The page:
It wasn't long ago popular opinion dictated Microsoft's (Nasdaq: MSFT) best days were behind it. The threat of the federal government breaking up its business supported that assertion, but its product strategy also appeared stale. Like IBM (NYSE: IBM), which dominated the mainframe arena and later stumbled during the PC revolution, many investors thought Microsoft would miss the Internet express.

Early peeks at new products and services have since dispelled that notion. The company's Windows XP operating system and Xbox video game console are due to be released later this year. Then, there are Microsoft's Internet initiatives, which the Rule Maker Portfolio touched on earlier this year in the columns Microsoft's Future, which discussed .NET, and Microsoft's HailStorm. Lastly, the company plans to enter the device market. 

.NET provides access to software applications over the Internet, and offers developers tools and services to build applications. HailStorm, an early component of .NET, offers Web-based services including a calendar, address book, credit card information, and messaging capabilities. The catch is that you can access these services "anywhere, anytime, on any device" with a Web browser.

The common denominator among these products and services is that each will be available through subscription. That's a significant shift that will provide a more predictable and annuity-like stream of income for Microsoft. Because most computers do not come with Office preloaded, for example, consumers could rent it for a flat fee and gain additional services, such as Internet access and technical support.

Microsoft has other subscription-based services, such as MSN Internet access and bCentral Internet site for small business. Starting at $25 a month, the latter offering includes a website, email services, a shopping cart for e-commerce transactions, credit card services, and customer service capabilities. That small monthly fee is ideal for small businesses that don't have the luxury of purchasing expensive enterprise applications from companies like SAP (NSYE: SAP) and Oracle (Nasdaq: ORCL)

Investors should applaud this move to a subscription-based model. Historically, software companies have earned the bulk of their revenue from upfront fees and upgrades -- resulting in an unpredictable stream of revenue. A subscription model, on the other hand, gives greater insight into future results. The risk, of course, is that there are no guarantees new software will be widely adopted throughout an organization, but given the mind share of Microsoft's applications, this is hardly a significant danger.

The subscription model should also have a positive impact on sales. Office, for example, dominates the market, contributing about $9 billion in revenue annually. The problem is that nearly every business already uses it and sees little reason to upgrade. The company has encountered the same trouble with Windows XP -- many businesses have yet to upgrade to Windows 2000, and the ones that have are so satisfied they don't see a compelling reason to upgrade.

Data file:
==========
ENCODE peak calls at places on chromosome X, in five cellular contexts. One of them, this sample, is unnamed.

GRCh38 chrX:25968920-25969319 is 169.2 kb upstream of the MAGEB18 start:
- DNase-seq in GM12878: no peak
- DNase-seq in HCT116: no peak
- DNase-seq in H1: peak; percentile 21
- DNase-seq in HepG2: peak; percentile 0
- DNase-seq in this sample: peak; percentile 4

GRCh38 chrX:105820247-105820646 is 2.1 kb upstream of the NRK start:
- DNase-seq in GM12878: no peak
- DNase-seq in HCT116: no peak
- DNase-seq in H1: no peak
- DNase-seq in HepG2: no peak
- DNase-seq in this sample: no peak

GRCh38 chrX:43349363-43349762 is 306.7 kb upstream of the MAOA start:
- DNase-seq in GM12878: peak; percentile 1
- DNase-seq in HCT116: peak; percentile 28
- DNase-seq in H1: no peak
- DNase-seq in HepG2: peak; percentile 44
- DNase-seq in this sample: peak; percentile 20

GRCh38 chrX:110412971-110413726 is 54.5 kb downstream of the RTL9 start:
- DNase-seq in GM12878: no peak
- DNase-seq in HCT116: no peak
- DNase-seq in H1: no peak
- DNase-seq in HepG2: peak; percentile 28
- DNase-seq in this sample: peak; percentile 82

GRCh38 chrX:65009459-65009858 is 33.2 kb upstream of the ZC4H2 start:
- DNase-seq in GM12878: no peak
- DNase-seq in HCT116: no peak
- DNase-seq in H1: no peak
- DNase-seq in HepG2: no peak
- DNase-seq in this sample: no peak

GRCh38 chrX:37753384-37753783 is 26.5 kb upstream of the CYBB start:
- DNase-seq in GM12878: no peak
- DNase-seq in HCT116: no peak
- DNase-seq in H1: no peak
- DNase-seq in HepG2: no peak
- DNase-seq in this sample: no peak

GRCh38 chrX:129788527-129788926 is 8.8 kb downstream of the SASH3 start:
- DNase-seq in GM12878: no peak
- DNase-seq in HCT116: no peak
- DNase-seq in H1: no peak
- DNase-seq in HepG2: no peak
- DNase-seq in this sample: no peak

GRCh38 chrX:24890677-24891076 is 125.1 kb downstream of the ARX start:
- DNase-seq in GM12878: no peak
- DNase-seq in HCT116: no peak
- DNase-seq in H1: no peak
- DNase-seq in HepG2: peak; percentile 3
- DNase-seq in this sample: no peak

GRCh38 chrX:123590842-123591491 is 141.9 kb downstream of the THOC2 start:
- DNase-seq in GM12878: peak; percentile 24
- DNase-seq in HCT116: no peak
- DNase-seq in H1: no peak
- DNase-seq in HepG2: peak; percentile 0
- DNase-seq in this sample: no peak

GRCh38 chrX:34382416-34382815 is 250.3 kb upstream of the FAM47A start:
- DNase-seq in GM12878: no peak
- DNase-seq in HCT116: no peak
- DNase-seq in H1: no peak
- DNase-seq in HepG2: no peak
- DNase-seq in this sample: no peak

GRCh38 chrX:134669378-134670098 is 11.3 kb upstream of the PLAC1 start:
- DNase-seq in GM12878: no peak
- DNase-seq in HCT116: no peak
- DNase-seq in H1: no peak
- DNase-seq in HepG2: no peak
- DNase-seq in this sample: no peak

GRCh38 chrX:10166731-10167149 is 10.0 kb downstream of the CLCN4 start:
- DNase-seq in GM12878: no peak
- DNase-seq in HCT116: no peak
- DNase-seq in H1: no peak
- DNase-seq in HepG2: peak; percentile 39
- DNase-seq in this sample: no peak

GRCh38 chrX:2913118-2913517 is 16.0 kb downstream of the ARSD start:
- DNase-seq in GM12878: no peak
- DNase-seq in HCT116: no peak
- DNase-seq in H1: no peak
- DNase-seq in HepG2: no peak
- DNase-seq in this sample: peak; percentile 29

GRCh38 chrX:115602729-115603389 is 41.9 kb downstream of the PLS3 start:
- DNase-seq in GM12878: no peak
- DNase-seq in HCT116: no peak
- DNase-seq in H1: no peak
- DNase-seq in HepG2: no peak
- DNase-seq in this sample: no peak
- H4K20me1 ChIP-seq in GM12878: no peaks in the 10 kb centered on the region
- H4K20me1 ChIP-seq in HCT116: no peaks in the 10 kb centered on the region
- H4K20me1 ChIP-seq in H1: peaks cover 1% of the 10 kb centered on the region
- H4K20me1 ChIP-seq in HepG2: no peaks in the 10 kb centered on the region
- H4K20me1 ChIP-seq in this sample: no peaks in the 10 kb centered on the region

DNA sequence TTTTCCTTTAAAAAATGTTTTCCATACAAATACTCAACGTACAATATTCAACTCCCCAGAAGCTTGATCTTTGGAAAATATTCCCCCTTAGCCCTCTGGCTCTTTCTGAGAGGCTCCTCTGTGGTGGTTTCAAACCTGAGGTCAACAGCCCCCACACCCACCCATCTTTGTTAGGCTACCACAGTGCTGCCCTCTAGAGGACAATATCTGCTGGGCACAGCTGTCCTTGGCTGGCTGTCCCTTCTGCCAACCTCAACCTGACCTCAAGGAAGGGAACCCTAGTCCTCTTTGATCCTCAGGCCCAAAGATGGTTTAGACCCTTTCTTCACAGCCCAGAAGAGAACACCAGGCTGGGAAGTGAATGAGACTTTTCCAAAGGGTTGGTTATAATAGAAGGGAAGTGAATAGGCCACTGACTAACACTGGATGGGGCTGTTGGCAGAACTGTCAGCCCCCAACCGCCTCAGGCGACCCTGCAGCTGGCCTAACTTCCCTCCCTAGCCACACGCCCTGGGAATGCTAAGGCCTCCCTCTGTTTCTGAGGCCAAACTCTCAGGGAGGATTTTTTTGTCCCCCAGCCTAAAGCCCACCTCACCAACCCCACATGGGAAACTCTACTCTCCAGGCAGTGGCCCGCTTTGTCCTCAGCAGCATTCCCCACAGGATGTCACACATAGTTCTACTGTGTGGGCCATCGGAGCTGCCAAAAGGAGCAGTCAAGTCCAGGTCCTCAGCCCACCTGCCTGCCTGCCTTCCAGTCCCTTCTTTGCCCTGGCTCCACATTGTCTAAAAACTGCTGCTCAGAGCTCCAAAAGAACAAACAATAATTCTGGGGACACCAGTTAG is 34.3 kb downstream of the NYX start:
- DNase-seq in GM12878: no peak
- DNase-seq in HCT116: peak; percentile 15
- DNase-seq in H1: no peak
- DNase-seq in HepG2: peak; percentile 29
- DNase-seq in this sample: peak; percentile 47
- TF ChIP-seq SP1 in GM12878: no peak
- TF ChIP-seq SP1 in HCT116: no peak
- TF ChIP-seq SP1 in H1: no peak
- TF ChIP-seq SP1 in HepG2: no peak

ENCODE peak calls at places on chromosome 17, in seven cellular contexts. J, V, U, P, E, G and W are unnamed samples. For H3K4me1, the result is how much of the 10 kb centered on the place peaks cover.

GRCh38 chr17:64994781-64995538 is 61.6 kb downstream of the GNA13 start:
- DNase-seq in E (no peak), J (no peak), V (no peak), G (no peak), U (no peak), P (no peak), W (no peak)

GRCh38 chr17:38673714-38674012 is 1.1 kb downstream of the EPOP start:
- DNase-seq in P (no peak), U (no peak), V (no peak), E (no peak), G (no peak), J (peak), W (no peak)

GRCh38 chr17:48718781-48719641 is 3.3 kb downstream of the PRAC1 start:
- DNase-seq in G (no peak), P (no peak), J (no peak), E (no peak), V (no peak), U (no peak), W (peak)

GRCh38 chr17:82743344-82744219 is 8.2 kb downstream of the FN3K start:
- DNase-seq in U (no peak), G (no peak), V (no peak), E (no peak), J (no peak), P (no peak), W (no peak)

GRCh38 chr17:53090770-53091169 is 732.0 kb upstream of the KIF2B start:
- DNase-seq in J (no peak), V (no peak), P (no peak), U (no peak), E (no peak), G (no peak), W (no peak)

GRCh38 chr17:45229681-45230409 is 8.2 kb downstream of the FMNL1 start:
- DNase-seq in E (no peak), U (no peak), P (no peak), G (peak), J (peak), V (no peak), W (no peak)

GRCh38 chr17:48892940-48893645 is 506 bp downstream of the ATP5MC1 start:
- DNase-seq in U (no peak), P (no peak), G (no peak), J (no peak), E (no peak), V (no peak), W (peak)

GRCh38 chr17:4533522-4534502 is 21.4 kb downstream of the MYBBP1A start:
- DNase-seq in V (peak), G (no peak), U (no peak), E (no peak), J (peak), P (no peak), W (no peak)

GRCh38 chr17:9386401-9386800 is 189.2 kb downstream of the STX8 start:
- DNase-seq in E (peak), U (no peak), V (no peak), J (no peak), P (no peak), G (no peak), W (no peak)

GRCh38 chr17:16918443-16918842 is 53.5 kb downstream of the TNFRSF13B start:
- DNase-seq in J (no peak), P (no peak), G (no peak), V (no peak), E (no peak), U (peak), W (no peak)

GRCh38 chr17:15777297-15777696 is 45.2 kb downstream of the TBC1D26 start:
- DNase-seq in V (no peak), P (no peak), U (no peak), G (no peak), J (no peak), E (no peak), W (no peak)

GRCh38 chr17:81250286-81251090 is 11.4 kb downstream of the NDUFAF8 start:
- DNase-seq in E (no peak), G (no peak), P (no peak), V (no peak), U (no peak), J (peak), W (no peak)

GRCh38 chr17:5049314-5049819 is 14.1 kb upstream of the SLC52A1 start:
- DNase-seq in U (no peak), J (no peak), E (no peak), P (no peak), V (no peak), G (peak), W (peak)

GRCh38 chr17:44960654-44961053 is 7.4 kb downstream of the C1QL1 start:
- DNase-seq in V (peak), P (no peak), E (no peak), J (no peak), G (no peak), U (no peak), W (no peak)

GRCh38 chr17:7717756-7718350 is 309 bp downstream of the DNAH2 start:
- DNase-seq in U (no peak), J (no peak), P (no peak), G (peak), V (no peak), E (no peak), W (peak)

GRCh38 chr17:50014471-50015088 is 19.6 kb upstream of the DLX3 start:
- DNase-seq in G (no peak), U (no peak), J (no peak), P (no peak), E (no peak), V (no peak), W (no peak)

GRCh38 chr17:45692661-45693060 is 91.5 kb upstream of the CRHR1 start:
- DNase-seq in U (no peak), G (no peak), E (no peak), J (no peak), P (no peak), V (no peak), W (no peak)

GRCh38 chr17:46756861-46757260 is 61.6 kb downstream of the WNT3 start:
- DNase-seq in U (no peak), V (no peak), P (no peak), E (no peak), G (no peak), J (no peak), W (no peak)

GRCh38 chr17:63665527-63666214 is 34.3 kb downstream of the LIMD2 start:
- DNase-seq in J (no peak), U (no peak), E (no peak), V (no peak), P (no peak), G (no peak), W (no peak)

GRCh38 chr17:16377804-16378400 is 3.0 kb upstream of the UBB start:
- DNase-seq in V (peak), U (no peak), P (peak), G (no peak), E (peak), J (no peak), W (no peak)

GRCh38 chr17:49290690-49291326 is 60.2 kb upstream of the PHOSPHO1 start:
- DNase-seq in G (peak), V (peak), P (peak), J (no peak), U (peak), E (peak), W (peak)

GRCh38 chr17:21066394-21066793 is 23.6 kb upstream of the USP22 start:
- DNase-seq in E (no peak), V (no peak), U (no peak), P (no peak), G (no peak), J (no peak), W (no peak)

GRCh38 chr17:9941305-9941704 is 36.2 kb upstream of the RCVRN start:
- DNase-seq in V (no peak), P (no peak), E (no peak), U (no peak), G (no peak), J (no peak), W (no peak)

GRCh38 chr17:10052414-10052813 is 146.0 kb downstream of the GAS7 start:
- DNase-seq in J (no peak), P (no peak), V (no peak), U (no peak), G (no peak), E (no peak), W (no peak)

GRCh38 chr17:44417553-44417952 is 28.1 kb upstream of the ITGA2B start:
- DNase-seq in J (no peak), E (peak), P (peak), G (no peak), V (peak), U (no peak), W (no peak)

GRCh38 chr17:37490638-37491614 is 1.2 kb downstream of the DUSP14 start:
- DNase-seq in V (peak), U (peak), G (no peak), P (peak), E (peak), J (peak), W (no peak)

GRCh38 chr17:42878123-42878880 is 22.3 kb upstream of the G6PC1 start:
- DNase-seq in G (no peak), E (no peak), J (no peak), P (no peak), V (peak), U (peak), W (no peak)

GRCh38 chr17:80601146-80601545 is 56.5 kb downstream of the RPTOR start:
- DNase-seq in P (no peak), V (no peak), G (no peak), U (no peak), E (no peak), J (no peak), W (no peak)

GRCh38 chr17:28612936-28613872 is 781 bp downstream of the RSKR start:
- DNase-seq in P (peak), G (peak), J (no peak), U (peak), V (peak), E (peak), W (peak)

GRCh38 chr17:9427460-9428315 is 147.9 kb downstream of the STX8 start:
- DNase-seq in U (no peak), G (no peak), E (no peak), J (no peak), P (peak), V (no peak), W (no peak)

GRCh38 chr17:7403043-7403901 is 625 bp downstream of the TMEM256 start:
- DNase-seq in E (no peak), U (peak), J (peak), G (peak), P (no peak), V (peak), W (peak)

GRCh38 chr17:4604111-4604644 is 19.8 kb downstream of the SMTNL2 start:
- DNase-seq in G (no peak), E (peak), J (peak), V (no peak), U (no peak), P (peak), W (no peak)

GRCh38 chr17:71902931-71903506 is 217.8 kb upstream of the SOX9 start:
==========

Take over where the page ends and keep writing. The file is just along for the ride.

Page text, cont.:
With the market saturated and upgrades no longer a given, the subscription model could be the cure. Customers are lazy and though they might not be inclined to spend more on new software, they'll most likely continue paying a monthly fee to access Microsoft's applications whether they're new or not. Of course, it will still be important for Microsoft to make its offerings sexy with new products, but it certainly won't be under the same pressure to spur demand for its latest versions.

AOL Time Warner (NYSE: AOL) is one company that continues to benefit from subscription sales. It has more than 130 million subscriptions to a variety of offerings that include America Online, Time Warner Cable, HBO, and magazines. Last year, $14.7 billion (41% of its top line) came from subscriptions, and that doesn't include the incremental ad and commerce sales. While many businesses are hurting from slowing spending because of difficult economic conditions, AOL Time Warner is weathering the storm with much of its business already locked up.

Like Warren Buffett, we look for Rule Makers that can generate tremendous amounts of recurring cash flow with very little additional investment, while sustaining lasting competitive advantages. It's difficult to find technology companies that can display these characteristics because the competitive advantage periods are relatively short given the rapid pace of technological change, which forces businesses to constantly reinvent themselves. This has been one of the biggest knocks on Microsoft, versus some of our other holdings like Coca-Cola (NYSE: KO)

With more than $30 billion dollars on its balance sheet and annual R&D spending of $3 billion, Microsoft has the resources to continue reinventing its products. The problem is that the company has been forced to come up with upgrades to increase sales, and to spend millions on marketing. In certain cases, new products displayed very few advantages over previous versions. The market has become saturated, and by getting customers to subscribe the company won't be under such pressure to develop new versions that in many cases customers never really demanded. That should cut Microsoft's costs and lead to even more profits.

Wish Mike Trigg luck because he's heading to Atlantic City this weekend. His holdings can be viewed in his personal profile. The Motley Fool is investors writing for investors.